It might be hard to imagine listening to two hours of floating atmosphere, but you’d be hard pressed to find any other act in the genre that can pull so many disquieting emotions out of slowly unfolding string and keyboard harmonies. The two-part drama that unfolds in “Articulate Silences” is particularly mesmerizing, as swells of volume gently sigh in overlapping sequences. It’s a track like “Even(Out)+” though, that really shows the group at its finest. At five minutes in length, the climax and release doesn’t come until the 4:00 mark. Immediately gratifying pop music this is most certainly not, but those with patience will be handsomely rewarded. – Adam Costa
83. Sons and Daughters – The Repulsion Box
Glasgow, Scotland is a hotbed for musical talent that includes The Jesus and Mary Chain, Teenage Fanclub, Belle & Sebastian, Camera Obscura, The Delgados, The Twilight Sad – and Adele Bethel (vocals,) Scott Paterson (guitar, vocals,) Ailidh Lennon (bass,) and David Gow (drums) of Sons and Daughters. The songs come out swinging, like the pulse-raising floorboard stomp and wiry guitar work of “Dance Me In,” the hard, scrambling guitar lines and kicky beat of “Hunt,” and the relentlessly thumped drums on “Medicine.” “Red Receiver” features sharply carved vocal interplay between Bethel and Paterson, while the latter sing-talks and whistles against a loping beat and cymbal tap on “Rama Lama,” the former viscerally bursts out on the wild chorus, and “Taste the Last Girl” pays homage to The Smiths with its jaunty, angular guitar jangle.
Attraction (the rousing pace, catchy refrains, and vibrant vocals) and repulsion (bristling, bitter lyric sentiments and menacing, hurled vocals) vie with each other to create tense, but high-spirited tunes with tightly-coiled rhythms of bass, drums, and reeling guitars as frontwoman Bethel’s tart to scathing vehemence is smoothed out by Paterson’s deep, velvety lilt and Morrissey-like hollers. – Jen Stratosphere Fanzine
82. School of Seven Bells – Alpinisms
(Ghostly International/Vagrant Records, 2008)
Alpinisms, the debut album from School of Seven Bells, is named for a purist form of mountain climbing requiring self-sufficiency and utilization of the smallest amount of baggage possible. While the lush sonics – which flesh out these eleven tracks with a vibrant aura both tribal and mystical – don’t conform to this ideal, the textual themes covered in the songs do. The characters inhabiting this album are frequently in the midst of a cognitive awakening to the mental and emotional dormancy they’ve accepted as a substitute for a courageously self-directed life.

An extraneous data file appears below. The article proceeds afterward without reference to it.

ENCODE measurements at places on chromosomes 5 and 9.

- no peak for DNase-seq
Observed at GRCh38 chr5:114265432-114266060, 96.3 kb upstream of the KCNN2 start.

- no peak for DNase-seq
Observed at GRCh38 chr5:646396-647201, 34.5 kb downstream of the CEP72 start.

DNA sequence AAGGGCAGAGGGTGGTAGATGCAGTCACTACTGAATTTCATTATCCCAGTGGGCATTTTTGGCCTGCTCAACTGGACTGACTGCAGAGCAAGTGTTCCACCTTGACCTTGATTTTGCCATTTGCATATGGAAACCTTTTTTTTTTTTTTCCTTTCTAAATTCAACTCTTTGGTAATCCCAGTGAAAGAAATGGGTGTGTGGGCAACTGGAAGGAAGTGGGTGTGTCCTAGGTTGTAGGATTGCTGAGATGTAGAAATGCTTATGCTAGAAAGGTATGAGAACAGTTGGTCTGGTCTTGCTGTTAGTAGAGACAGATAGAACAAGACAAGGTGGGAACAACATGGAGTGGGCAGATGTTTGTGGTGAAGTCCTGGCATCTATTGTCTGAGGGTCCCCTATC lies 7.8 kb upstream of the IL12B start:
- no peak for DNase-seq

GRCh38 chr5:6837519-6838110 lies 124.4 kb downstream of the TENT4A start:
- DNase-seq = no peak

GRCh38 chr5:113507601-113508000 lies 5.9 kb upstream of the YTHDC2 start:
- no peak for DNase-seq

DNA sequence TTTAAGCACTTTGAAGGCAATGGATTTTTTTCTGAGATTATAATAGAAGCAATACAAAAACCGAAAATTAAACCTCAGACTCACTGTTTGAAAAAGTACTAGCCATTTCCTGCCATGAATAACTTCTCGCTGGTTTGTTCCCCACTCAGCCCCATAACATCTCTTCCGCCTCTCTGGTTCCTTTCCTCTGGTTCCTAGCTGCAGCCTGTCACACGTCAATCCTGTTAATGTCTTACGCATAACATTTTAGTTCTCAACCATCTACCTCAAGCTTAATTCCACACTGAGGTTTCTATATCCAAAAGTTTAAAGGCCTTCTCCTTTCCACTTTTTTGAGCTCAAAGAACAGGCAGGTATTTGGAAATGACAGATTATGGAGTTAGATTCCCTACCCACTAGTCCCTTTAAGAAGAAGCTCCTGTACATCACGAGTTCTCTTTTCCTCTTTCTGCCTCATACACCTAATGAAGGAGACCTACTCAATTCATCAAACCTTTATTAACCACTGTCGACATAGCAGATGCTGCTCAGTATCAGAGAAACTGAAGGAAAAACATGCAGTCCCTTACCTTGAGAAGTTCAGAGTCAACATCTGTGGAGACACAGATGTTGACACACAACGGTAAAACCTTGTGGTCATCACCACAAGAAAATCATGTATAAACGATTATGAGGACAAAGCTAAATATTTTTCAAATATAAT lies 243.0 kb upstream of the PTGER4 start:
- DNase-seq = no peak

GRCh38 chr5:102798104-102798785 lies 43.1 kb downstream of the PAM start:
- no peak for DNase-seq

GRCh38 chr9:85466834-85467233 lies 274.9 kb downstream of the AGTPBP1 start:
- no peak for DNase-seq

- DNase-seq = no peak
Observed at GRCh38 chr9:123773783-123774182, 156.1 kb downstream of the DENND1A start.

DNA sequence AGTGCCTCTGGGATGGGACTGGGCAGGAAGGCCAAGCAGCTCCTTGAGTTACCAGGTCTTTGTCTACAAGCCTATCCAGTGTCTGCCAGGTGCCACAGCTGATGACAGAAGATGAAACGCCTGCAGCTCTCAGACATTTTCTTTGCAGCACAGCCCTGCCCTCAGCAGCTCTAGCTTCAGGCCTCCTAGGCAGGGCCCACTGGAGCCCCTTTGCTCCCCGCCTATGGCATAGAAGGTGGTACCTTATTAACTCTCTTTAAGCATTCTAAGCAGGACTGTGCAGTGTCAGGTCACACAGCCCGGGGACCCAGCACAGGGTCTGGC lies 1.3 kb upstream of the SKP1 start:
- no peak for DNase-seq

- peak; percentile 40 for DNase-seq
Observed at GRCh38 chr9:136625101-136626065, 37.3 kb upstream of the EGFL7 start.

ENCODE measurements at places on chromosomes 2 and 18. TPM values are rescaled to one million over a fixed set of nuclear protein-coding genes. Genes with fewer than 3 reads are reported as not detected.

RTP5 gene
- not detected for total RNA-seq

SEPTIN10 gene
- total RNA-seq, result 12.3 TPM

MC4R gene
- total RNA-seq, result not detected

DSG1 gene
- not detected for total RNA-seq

The angelic voices of Alejandra and Claudia Deheza combine in close harmonies, transfixing as if they were singing a ceremonial chant, turning compound sentences built from polysyllabic words into ear candy. The tribal and spiritual overtones here, instead of supporting surrender to a higher master, outline a religion constituted of the power of the human organism and its moral duty to itself. Conceptualizations aside, the group takes basic indie songs and transforms them into exhilarating, blood-pumping pop by embodying them in bold synthetic elements and atmospheric effects pulled from the best of dream pop’s past. Refreshing with each new peak, Alpinisms never stops its climb. – Greg Argo
81. Lambchop – Nixon
Since their debut in 1994, Lambchop has remained one of the most interesting bands in music. By taking elements of country and western, soul, a little Motown, and some Smithsonian Folkways records, songwriter Kurt Wagner crafts beautiful songs of every day occurrences that anyone can feel familiar in. Nixon continued to expand on the Lambchop sound, if they even stayed still for one to settle, and in doing so became the consummate light night album.
More soul than country than their previous works, Wagner goes falsetto on more songs, balancing out the deep throated speaking that is standard. The addition of subtle string arrangements and pedal steel accentuate each effortless chord pattern, creating a backdrop for the stories Wagner tells. It’s a slow and quiet album, 10 beautiful moments, just right for star gazing in the middle of nowhere. – Matthew Smith